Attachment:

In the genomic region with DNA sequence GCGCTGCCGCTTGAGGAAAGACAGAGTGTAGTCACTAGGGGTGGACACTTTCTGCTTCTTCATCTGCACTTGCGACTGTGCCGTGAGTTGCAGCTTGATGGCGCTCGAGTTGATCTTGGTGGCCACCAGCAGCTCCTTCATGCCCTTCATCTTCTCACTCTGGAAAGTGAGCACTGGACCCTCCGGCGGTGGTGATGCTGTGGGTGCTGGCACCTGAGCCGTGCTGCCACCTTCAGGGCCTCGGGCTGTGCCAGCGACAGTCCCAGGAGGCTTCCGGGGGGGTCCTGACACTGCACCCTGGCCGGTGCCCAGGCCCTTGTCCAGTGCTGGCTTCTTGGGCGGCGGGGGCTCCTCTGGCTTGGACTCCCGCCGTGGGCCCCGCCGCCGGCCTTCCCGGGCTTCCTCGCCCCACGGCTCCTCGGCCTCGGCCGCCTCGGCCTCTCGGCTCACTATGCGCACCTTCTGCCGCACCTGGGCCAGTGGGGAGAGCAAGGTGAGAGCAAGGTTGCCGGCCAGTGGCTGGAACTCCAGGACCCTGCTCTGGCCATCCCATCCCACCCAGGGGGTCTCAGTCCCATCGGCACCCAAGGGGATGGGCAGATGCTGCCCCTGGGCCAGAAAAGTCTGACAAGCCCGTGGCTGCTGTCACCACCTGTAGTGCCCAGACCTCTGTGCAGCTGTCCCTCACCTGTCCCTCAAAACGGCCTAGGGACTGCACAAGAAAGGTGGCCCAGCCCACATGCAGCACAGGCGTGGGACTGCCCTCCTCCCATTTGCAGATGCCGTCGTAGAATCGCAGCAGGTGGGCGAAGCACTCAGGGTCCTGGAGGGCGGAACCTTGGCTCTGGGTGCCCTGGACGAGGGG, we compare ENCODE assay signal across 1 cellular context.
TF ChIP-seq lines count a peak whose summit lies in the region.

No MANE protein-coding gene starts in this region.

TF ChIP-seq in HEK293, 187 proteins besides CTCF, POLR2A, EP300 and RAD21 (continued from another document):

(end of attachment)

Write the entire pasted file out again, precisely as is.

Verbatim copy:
In the genomic region with DNA sequence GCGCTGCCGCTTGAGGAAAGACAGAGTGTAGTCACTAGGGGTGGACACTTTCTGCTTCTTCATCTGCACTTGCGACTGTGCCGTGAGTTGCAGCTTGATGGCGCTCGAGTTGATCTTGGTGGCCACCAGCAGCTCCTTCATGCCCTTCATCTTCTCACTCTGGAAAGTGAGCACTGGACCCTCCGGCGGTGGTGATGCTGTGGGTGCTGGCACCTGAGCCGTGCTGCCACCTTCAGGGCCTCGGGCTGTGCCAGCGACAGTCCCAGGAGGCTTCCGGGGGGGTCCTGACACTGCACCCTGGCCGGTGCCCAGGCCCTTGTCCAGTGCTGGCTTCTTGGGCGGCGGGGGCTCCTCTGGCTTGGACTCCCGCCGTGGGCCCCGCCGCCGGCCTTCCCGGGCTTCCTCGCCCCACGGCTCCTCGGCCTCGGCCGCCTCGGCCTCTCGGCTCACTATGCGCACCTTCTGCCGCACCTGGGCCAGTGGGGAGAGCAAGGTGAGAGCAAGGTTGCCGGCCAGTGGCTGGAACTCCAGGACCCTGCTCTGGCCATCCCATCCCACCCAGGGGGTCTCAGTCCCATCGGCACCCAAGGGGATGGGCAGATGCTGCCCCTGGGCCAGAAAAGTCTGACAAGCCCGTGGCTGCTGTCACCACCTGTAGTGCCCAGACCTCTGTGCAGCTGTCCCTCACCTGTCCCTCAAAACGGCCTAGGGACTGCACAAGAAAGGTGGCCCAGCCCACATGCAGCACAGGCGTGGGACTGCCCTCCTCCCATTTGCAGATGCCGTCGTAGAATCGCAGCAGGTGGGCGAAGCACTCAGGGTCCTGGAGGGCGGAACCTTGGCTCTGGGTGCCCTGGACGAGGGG, we compare ENCODE assay signal across 1 cellular context.
TF ChIP-seq lines count a peak whose summit lies in the region.

No MANE protein-coding gene starts in this region.

TF ChIP-seq in HEK293, 187 proteins besides CTCF, POLR2A, EP300 and RAD21 (continued from another document):